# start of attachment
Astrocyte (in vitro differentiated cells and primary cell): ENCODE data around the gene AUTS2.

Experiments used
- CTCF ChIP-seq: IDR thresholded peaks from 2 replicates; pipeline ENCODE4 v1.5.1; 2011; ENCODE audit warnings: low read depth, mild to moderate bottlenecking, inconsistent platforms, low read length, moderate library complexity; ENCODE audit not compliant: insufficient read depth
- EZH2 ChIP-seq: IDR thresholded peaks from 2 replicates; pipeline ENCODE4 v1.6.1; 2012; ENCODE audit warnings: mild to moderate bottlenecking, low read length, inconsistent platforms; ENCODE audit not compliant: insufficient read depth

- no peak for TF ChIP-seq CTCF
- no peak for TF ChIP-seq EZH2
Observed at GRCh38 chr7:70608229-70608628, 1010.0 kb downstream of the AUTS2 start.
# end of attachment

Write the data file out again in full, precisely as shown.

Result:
Astrocyte (in vitro differentiated cells and primary cell): ENCODE data around the gene AUTS2.

Experiments used
- CTCF ChIP-seq: IDR thresholded peaks from 2 replicates; pipeline ENCODE4 v1.5.1; 2011; ENCODE audit warnings: low read depth, mild to moderate bottlenecking, inconsistent platforms, low read length, moderate library complexity; ENCODE audit not compliant: insufficient read depth
- EZH2 ChIP-seq: IDR thresholded peaks from 2 replicates; pipeline ENCODE4 v1.6.1; 2012; ENCODE audit warnings: mild to moderate bottlenecking, low read length, inconsistent platforms; ENCODE audit not compliant: insufficient read depth

- no peak for TF ChIP-seq CTCF
- no peak for TF ChIP-seq EZH2
Observed at GRCh38 chr7:70608229-70608628, 1010.0 kb downstream of the AUTS2 start.